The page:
It seems unlikely. This is a season of transition for Manchester United, with a crop of youngsters brought in to replace some of the established players, including England captain and pin-up David Beckham. If the on-field activities have not quite gone according to plan, the business of growing this global brand continues to rumble along at an impressive pace.
The club’s beginnings go as far back as 1878, when a group of men from the Lancashire and Yorkshire Railway Company got together to play soccer on Sunday afternoons. By 1902, the Manchester Heathens, as they were then known, adopted the red and white outfit and became Manchester United.
Many football clubs would shy away from actively describing themselves as a business. But Manchester United was one of the first clubs to position itself in those terms, actively seeking to exploit the commercial potential of its brand with its vast and varied fan base. It was also the first football club to become a publicly listed company. For the twelve months ending July 31, 2003, the club reported a turnover of GB£ 173 million (US$ 308M).
Peter Draper, Director of Marketing at Manchester United, describes the club’s brand strategy in unequivocally international terms. “When you look at Manchester United, we’ve got 50 million fans worldwide,” he explains. “Currently, 90 percent of our business comes out of the UK, but 80 percent of the fan base is abroad. There’s clearly an opportunity for us there. In the future, there is commercial worth in developing our fan base in the US and Asia and the revenues will clearly benefit as a result. If you like, our job on the commercial side is to find the petrol that drives the engine for the team.”
The club is set to tour the US for the second successive year this summer – a tour regarded as so important to the club’s future that star striker Ruud van Nistelrooy has been asked to cut short his honeymoon to enable him to join the rest of the squad for the July 16 trip to the States.
Part of the reason for visiting the US is to demonstrate to United’s blue chip brand partners exactly what they are buying into on home turf. Many of the club’s strategic alliances have been forged with US multinationals – Nike, Budweiser and the like – and the club sees the US tours as perfect opportunities to engage with those partners in the American market. While it’s probably more of a challenge for Manchester United to go to the US rather than Asia, where widespread adulation can be guaranteed, the rewards of cracking the US market remain significant.
Highlighting the need to give information to the club’s supporters as an effective method for generating brand loyalty, Draper says, “We’ve actually launched a membership scheme in the US similar to the one we run in the UK, to coincide with the tour. In effect, we’re taking a key learning from the UK and applying it to the US, where we’ve found out that the main demand is for more information on Manchester United.”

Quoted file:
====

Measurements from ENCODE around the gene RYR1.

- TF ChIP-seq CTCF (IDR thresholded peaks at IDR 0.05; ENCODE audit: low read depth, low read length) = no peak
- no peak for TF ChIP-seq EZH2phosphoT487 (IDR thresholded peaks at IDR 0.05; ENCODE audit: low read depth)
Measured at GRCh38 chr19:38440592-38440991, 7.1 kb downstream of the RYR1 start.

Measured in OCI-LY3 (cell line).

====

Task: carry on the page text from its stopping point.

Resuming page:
The Man Utd brand development strategy can be neatly split into three distinct areas. Firstly, there is the club’s venue – Old Trafford – which generates revenues on match days as well as being used for concerts, other sports, catering, merchandise sales, and so on. Then there is the club’s media business, which includes its dedicated television channel, MUTV, but also covers traditional sponsorship, financial services products, even restaurants. The club recently opened its first café in Asia named One United, in the Sichuan province of China, with a Beijing branch set to open later this year.
Clearly, this is a brand with vast potential to diversify, developing new products and services to meet the demands of its burgeoning fan base. It’s also a resilient brand. The UK media made much of David Beckham’s departure to Spanish football giants Real Madrid, suggesting that the Beckham brand had formed a key element of Manchester United’s appeal, and that the club would suffer as a result of his absence. In fact, marketing chief Draper took the initiative to measure the “Beckham effect” and argues that it only really impacted the brand in a single market: “The only area where we’ve seen a noticeable wavering of interest in the club as a result of Beckham leaving is Japan. We commissioned MORI to do a survey at the end of 2003 to examine the effect of the departure, and it showed that there had been a bit of defection in Japan as measure against the last two years. Everywhere else shows improved or static brand loyalty,” he says.
The fans demand sporting success, and one can only envisage a loss of brand equity were Manchester United to consistently under-perform against expectations. But, as long as top players continue to sign for the club, and success off the field is matched by championships and cup successes, this is a brand that looks to have a bright future for some time to come.